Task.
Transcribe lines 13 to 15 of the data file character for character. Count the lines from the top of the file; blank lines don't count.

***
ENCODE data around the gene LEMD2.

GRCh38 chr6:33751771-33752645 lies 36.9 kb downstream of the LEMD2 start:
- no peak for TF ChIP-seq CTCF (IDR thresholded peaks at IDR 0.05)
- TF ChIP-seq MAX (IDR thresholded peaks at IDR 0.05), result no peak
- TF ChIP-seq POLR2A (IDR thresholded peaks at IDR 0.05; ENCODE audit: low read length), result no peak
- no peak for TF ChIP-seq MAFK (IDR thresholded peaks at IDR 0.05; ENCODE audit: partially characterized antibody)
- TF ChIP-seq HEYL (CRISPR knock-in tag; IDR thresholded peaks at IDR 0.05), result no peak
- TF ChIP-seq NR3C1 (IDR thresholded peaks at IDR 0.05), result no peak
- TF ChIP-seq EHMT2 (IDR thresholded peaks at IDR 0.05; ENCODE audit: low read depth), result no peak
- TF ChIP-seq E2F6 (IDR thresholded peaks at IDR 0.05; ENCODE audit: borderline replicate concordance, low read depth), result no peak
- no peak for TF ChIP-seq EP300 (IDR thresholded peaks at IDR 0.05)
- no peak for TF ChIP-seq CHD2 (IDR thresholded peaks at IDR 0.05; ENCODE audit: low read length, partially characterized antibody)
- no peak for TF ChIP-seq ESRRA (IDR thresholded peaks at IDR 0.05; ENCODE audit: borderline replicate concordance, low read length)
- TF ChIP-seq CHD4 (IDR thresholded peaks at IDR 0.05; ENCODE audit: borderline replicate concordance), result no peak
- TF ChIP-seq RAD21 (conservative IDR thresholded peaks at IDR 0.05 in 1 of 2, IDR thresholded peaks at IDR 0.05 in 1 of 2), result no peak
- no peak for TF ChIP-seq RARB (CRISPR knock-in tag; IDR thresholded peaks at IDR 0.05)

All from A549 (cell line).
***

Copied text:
- no peak for TF ChIP-seq ESRRA (IDR thresholded peaks at IDR 0.05; ENCODE audit: borderline replicate concordance, low read length)
- TF ChIP-seq CHD4 (IDR thresholded peaks at IDR 0.05; ENCODE audit: borderline replicate concordance), result no peak
- TF ChIP-seq RAD21 (conservative IDR thresholded peaks at IDR 0.05 in 1 of 2, IDR thresholded peaks at IDR 0.05 in 1 of 2), result no peak